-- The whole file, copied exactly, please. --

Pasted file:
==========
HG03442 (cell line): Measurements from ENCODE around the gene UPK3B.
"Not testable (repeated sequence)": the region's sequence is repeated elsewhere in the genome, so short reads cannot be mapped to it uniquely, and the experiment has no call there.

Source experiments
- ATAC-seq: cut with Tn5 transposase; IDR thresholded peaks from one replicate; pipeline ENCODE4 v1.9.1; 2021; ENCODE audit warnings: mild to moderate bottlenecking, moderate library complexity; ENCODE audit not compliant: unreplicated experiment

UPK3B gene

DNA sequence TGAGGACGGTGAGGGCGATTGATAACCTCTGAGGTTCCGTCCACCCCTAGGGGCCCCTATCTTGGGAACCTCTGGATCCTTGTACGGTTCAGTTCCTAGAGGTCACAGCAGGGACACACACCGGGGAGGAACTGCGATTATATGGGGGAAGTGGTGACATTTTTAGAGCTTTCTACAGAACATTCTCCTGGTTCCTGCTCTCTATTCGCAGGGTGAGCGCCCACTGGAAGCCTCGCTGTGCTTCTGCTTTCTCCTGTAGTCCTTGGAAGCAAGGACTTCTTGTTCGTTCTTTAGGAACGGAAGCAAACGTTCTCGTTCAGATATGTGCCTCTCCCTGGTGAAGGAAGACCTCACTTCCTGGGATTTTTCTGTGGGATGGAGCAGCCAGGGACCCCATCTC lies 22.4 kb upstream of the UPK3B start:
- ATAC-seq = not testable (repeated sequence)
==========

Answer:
HG03442 (cell line): Measurements from ENCODE around the gene UPK3B.
"Not testable (repeated sequence)": the region's sequence is repeated elsewhere in the genome, so short reads cannot be mapped to it uniquely, and the experiment has no call there.

Source experiments
- ATAC-seq: cut with Tn5 transposase; IDR thresholded peaks from one replicate; pipeline ENCODE4 v1.9.1; 2021; ENCODE audit warnings: mild to moderate bottlenecking, moderate library complexity; ENCODE audit not compliant: unreplicated experiment

UPK3B gene

DNA sequence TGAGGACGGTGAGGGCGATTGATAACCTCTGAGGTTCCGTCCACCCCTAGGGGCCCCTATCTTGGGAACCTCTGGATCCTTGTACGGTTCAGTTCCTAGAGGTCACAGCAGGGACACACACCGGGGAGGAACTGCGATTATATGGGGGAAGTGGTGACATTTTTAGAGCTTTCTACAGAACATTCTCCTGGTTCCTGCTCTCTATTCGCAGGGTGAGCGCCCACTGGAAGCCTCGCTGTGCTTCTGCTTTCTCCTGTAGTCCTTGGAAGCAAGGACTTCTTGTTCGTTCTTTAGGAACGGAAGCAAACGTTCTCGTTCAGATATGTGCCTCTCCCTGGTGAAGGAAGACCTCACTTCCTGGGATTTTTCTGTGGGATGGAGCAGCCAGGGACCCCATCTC lies 22.4 kb upstream of the UPK3B start:
- ATAC-seq = not testable (repeated sequence)